Oriental rugs have been a worldwide favorite amongst collectors and homeowners for centuries, appreciated and enjoyed by royalty and laymen as works of art and items of elevated luxury and status. Do you own an old carpet or rug you may have picked up at a flea market, or perhaps something you've inherited? If so, Value My Stuff will happily appraise your items. Read this article for more information about how to appraise carpets and rugs.
Although the two terms are often synonyms, there's a clear difference. A carpet is installed, and spans typically wall to wall, meaning total floor covering. A rug, on the other hand, is, in general, movable, meaning that rugs are typically much smaller than carpets.
Follow these easy steps to appraise your carpets and rugs.
The most highly emphasized consideration taken when it comes to determining the appraisal of a rug is its condition relative to its age. The older the carpet or rug is, and the better condition it is in, the more rare and thus valuable it will be on the market. It is essential to look out for damage such as discoloration, fading, fraying, holes, burns, stains, and other compromises to the rug's quality of appearance and function. However, if a rug isn't in top-notch condition, all is not necessarily lost; in some cases in which a piece is ancient, rare, and sought-after, it may still be worth quite a lot, even if it does bare some flaws from the wear of time. Likewise, even though an item is in top condition, it will still be high in value if it is not particularly desirable to buyers on the market.
The country in which an oriental rug is made highly impacts its value in the case of both antique and new items alike. Some regions, towns, villages, or workshops are historically well-known and highly regarded for their skillmanship and artistry in producing their rugs; thus, with the name comes a reputation that will inherently possess a higher value. For example, the Turkish village of Usak in Central Anatolia has been weaving carpets for centuries and today holds a status as one of the most admired and greatly valued places of origin in terms of weaving. Rugs woven in Turkey today require a great deal more time, finishing processes, and skill than most other contributors to the market, as wool must be hand spun and dyed in small batches of different colors, and Turkish labor is thus more expensive. Additionally, the fact that an item bears the label of an authentic Usak rug will ensure its value will be enduringly high.
Not only do the materials and craftsmanship utilized in making a textile directly affect its aesthetic appeal, but they are also significant components in determining its value. Most often, the materials used in the making of oriental rugs will be camel hair, goat hair, wool, cotton, silk, and metal threads. In recently made rugs, materials are present such as banana silk, cactus silk, and even some synthetic substances. It is necessary to assess your item's worth to be aware that wool is available in various grades or levels of quality. Regions located in areas of higher elevation tend to source their wool from sheep with more dense and substantial coats, which allow for a more sumptuous rug pile. Hand weaving the wool as opposed to doing so by machine will also result in a softer, smoother pile; all of these factors will be noticeable in the quality of the rug.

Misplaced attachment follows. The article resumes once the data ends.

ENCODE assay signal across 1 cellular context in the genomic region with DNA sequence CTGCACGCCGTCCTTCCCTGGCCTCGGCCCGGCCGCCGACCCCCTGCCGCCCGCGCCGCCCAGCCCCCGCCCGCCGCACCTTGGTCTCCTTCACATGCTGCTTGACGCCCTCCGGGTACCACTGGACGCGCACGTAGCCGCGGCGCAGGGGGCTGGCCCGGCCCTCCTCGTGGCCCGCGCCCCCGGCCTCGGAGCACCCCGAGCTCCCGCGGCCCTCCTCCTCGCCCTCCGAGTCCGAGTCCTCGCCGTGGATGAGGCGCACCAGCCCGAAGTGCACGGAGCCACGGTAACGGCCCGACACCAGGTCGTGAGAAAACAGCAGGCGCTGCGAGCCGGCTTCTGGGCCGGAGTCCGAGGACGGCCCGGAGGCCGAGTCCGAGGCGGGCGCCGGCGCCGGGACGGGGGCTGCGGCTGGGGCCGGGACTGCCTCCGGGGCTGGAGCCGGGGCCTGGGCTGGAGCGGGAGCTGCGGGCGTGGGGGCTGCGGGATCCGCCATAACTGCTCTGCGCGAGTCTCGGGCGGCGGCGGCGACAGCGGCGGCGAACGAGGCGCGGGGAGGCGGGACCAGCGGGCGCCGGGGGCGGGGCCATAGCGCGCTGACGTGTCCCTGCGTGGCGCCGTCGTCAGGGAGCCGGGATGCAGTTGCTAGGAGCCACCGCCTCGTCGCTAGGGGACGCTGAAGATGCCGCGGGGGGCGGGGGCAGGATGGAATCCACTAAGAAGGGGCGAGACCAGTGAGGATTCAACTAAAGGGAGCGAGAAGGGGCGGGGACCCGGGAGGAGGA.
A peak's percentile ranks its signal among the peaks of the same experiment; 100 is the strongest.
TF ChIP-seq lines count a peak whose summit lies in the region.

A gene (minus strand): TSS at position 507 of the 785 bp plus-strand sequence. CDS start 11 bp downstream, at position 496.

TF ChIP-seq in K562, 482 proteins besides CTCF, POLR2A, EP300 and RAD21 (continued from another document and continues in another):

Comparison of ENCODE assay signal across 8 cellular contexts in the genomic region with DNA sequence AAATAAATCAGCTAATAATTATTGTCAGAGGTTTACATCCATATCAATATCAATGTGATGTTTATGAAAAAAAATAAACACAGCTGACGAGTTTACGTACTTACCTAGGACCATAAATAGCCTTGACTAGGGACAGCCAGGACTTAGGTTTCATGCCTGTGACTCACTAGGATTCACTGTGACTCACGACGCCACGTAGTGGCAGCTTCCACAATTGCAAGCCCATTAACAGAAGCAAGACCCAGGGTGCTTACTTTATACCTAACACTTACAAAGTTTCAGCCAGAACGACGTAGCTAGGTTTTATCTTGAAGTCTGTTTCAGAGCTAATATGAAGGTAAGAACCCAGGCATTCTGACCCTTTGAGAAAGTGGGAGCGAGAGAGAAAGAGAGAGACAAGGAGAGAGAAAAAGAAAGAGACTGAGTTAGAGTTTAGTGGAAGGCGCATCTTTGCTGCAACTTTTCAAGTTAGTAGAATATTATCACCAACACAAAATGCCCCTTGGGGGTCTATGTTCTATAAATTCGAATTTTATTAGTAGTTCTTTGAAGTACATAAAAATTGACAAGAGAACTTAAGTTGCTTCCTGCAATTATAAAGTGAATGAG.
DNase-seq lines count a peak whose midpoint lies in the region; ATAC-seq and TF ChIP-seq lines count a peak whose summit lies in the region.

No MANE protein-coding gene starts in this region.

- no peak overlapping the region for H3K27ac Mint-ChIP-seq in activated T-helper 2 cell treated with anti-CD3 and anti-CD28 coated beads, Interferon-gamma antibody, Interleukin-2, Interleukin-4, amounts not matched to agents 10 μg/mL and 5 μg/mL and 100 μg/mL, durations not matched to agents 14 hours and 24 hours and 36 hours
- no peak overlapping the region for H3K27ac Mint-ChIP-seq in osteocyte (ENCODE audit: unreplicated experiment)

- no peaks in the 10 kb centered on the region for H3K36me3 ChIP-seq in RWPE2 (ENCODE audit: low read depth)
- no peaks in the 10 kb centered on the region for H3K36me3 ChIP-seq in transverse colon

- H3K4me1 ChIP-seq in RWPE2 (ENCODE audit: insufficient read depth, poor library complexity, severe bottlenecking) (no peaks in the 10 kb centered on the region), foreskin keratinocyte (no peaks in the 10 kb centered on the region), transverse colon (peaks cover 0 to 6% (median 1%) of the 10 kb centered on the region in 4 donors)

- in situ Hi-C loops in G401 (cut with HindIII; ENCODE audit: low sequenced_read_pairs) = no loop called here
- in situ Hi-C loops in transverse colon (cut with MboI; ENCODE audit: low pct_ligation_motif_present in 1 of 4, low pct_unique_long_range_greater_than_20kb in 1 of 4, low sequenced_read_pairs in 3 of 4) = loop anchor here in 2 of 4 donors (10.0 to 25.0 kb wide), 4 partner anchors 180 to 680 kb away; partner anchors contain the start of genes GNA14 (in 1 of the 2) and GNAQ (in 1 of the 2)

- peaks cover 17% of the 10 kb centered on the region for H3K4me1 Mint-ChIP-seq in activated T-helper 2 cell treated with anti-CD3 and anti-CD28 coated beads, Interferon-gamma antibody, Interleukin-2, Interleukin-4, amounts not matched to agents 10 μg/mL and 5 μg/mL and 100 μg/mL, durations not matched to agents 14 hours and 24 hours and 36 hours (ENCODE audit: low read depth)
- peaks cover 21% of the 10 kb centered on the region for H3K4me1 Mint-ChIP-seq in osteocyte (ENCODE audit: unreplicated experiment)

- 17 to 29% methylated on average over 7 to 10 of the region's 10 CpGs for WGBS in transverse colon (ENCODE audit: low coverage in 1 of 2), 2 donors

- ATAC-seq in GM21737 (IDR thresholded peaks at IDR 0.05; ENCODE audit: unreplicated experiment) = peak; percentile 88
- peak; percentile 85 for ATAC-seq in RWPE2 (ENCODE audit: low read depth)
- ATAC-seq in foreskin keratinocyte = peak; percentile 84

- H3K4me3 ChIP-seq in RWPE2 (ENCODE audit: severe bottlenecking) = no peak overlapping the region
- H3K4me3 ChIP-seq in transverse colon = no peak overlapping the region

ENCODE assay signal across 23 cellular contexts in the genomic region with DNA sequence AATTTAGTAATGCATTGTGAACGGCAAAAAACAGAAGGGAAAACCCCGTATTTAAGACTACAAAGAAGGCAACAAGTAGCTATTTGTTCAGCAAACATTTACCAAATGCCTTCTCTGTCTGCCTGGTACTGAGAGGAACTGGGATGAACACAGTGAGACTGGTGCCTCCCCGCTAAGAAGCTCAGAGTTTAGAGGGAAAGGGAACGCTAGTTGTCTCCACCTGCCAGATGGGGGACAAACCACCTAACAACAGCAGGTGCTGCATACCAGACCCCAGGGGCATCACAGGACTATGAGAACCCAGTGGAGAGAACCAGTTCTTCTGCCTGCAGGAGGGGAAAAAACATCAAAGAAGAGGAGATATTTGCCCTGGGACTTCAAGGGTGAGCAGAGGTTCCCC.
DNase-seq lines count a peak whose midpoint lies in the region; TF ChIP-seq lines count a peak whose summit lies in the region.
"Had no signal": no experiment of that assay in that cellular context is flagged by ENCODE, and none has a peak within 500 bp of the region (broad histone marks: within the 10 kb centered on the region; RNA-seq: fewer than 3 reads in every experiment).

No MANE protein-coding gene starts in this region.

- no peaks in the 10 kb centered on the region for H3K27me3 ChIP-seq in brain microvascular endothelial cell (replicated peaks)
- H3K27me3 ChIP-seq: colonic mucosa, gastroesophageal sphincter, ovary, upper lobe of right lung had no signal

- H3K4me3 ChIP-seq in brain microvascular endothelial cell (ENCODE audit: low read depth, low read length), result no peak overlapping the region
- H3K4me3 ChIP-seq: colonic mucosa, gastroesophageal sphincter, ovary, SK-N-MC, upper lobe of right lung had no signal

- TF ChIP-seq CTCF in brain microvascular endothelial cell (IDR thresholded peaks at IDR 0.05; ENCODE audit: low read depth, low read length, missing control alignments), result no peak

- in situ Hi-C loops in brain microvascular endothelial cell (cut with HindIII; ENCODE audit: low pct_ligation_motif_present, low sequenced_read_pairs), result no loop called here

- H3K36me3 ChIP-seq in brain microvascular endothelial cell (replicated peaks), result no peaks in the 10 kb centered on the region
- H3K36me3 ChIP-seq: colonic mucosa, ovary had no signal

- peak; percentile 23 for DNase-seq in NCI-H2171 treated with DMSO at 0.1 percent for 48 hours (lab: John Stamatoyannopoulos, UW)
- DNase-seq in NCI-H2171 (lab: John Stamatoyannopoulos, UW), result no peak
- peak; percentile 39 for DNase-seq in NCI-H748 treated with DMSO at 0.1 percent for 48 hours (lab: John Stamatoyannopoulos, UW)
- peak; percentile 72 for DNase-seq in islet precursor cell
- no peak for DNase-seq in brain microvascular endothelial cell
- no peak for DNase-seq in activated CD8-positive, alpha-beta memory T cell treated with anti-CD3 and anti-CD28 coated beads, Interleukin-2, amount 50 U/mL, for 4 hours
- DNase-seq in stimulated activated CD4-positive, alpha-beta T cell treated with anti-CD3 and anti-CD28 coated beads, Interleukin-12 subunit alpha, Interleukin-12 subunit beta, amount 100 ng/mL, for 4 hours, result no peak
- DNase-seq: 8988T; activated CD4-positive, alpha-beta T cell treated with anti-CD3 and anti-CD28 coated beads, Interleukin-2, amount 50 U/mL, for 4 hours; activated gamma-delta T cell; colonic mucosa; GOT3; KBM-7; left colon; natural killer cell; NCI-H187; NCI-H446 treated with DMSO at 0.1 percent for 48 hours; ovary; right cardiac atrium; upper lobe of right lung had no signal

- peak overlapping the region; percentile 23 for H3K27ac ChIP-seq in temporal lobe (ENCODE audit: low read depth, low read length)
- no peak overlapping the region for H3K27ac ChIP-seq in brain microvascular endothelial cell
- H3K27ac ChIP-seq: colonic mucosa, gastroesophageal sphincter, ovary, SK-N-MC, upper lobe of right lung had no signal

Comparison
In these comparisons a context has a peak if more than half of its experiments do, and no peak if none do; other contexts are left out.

As is the case with many other works of art and collectibles, but especially in the case of carpets and rugs, the more untouched the carpet or rug is, the better. However, the only way to truly identify and ascertain whether or not your rug is of this highly regarded caliber is to seek professional appraisal. Only an expert will be able to truly understand the nature of your rug, thus reducing the margin for error in determining its value as much as possible. Here at Value My Stuff, professional appraisers in the field will be able to lead you on your journey to finding the value of your oriental rug today. Follow these simple steps to appraise carpets and rugs today.
The knot density of a rug will also affect its worth. Even today, most weaving patterns are unique to specific regions; however, in some areas where labor is cheaper, weavers are instructed to use knots that are not local to the area. Also, as a result of this profit-driven approach to weaving, wools of lesser quality and density will be used, and knots will be tied in a flimsy manner; these pieces will be less durable and resilient against the test of time. A rug of lesser quality, such as this, will be identifiable by its flexibility when handling it, whereas a high-quality rug will feel sturdier and more difficult to bend.
When it comes to the coloring of a rug, natural dyes are, without exception, preferred to synthetic ones; this is due to the more earthy appearance of the colors, as well as the expertise and knowledge required to complete the complex process of their creation. This additional labor and limited availability of those who possess the training to make these colors contribute to the textile's value.
Only a professional will be able to provide you with a sure and particular range of value and an up-to-date price for your Carpets & Rugs by using their experience and expertise to eliminate as much chance for misstep and error as possible. Luckily here at Value My Stuff, there are experts in the field who can provide professional valuation services so that you can take the necessary steps to discover how much your Carpets & Rugs are worth today! Start Your Carpets & Rugs Appraisal Here!